When I left, it was midnight, but ten or so men and women were still clicking away inside with grim determination. “Please finish up!” Tim called out. “I have to go home!”

GAMBLING, IN CASE YOU WERE WONDERING, is still illegal in Texas. There are, of course, eight horse and dog tracks scattered around the state, an Indian casino on the Kickapoo reservation, and the various state lotteries. As recently as the spring of 2003, with the state facing a record budget crisis, Governor Rick Perry and other public officials floated the idea of legalizing slot machines as a way to make up the shortfall without increasing taxes. But the Legislature eventually called Perry’s hand, and for the time being at least, slot machines remain off-limits.

They also remain enormously popular. During the past decade, elusive entrepreneurs from around the country have been slipping into Texas and quietly setting up small-time casinos that combine the slots of Atlantic City with the decor of an OfficeMax and the convenience of a Circle K. Their machines, known as “eight-liners” for the number of ways—three vertical, three horizontal, and two diagonal—that symbols can line up in a winning spin, have found their way into the back rooms of small towns everywhere, but no community has embraced the machines quite like Kingsville. One hundred years ago, the town was little more than a railroad stop for the storied King Ranch. But by the fall of 2003 Kingsville had become home to 25,000 residents and more than ten game rooms; the most eight-liners per capita of anywhere in Texas, according to the San Antonio Express-News. Little Las Vegas, everyone was calling it. Jackpots on the Kingsville machines reached as high as $5,000. Prizes included TVs, stereos, and motorcycles.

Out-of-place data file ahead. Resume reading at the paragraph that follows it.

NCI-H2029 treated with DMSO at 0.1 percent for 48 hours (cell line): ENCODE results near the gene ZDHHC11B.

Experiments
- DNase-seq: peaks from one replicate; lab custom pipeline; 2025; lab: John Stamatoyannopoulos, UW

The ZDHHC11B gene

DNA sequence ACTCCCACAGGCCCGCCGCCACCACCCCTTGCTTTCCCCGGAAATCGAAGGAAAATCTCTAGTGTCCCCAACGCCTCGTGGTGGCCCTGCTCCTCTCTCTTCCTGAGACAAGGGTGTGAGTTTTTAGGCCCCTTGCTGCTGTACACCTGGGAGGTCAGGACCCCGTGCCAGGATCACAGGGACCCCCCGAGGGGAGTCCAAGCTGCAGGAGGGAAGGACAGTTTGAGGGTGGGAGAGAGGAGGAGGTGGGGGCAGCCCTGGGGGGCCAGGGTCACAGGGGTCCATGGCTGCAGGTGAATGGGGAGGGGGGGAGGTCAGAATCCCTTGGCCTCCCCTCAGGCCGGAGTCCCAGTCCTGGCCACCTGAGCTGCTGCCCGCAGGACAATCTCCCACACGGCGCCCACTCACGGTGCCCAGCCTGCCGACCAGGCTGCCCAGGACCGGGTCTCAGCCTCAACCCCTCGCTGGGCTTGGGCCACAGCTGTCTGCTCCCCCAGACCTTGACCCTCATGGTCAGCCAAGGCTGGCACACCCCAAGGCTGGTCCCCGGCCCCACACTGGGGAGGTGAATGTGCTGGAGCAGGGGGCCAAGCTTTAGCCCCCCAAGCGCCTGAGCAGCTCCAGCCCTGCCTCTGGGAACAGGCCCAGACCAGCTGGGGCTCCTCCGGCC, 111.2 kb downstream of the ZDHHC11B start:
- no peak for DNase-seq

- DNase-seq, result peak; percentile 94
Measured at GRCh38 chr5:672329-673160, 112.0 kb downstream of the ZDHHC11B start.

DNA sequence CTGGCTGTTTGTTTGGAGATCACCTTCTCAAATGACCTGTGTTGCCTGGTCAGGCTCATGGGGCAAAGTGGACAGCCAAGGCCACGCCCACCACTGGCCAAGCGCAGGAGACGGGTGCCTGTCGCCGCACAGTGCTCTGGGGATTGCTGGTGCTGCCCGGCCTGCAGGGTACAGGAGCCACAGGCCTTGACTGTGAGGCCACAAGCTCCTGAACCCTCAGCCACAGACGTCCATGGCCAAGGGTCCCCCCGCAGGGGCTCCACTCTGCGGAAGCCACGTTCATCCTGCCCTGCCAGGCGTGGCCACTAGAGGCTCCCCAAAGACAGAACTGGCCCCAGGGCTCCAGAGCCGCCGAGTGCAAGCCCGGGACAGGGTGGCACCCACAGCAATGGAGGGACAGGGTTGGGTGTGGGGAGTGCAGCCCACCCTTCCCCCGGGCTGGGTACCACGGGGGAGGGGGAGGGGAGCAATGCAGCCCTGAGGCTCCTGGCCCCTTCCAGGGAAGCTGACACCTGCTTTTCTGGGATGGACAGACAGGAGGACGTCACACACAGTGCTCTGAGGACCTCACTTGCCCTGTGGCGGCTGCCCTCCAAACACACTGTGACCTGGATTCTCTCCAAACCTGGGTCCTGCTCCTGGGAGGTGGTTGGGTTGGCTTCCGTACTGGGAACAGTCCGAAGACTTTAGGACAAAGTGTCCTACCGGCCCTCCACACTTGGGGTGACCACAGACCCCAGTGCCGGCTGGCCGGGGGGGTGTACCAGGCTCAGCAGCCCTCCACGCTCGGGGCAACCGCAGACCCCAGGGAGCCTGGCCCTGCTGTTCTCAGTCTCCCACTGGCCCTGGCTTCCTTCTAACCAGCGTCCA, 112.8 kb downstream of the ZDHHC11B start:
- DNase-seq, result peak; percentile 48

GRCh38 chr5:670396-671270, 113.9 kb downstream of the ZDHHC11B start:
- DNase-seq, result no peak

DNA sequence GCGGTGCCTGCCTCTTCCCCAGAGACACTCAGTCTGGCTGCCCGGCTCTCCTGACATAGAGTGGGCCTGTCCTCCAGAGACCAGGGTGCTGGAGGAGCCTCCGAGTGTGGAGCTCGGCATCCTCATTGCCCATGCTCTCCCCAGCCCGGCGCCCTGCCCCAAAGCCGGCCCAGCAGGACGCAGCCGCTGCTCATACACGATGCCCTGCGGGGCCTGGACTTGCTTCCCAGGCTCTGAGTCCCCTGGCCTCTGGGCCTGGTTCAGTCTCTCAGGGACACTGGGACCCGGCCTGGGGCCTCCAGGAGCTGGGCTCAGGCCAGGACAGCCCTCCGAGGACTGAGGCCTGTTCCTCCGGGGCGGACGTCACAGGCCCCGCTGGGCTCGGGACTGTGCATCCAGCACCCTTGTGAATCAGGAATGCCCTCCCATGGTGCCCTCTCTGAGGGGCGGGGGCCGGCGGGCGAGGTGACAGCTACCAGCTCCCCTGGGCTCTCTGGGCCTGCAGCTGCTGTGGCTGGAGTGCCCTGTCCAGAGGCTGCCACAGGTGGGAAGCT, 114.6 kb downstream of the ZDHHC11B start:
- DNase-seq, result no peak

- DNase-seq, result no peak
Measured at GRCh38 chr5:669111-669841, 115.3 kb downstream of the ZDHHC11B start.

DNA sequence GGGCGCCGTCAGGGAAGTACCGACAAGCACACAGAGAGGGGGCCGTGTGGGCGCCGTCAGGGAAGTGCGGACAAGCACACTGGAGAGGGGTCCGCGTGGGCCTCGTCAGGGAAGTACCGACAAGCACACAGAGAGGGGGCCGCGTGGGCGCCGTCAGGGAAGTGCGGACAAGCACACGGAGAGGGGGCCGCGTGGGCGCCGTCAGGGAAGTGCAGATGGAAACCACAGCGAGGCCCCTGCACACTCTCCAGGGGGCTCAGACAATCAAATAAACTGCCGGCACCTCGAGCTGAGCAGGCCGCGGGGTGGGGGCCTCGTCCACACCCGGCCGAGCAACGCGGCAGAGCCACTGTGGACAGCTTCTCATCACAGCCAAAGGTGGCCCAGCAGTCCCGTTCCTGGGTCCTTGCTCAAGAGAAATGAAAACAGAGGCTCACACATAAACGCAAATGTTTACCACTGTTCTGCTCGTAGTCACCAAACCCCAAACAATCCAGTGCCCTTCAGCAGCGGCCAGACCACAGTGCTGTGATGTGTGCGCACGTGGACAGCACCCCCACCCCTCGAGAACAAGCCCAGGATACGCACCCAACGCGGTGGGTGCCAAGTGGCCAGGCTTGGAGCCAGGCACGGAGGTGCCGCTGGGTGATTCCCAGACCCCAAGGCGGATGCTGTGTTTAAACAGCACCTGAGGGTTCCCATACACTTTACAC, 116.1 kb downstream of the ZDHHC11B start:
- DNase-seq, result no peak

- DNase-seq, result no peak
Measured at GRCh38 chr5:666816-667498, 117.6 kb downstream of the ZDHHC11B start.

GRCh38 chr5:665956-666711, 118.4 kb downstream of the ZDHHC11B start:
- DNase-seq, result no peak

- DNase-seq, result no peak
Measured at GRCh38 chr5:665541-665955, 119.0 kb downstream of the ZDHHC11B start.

From the get-go, the game rooms of Little Las Vegas owed much of their success to the hospitality of the local politicians, who viewed their presence as a lavish new revenue source. In 2002 the Kingsville mayor and city council even began collecting fees on the games. Anyone willing to pay the council’s steep permitting costs was welcome, and more than $500,000 in eight-liner fees eventually made its way into the city’s coffers. No one in the Kingsville Police Department, meanwhile, made a fuss. Many of the game rooms, which were owned by investors from as far away as North Carolina and Alabama, were represented by the same local lawyer, Frank Alvarez, whose wife served as the Kingsville city attorney and whose brother Bobby owned a prospering eight-liner venue named Cadillac Jacks.

For the most part, locals were also content with the arrangement. One of the few opponents to the eight-liner proliferation was Clyde Allen, the owner of a furniture store in downtown Kingsville. Allen argued to city officials that the game rooms were immoral, preyed on people with gambling addictions, and caused parking problems for other area businesses. He once suggested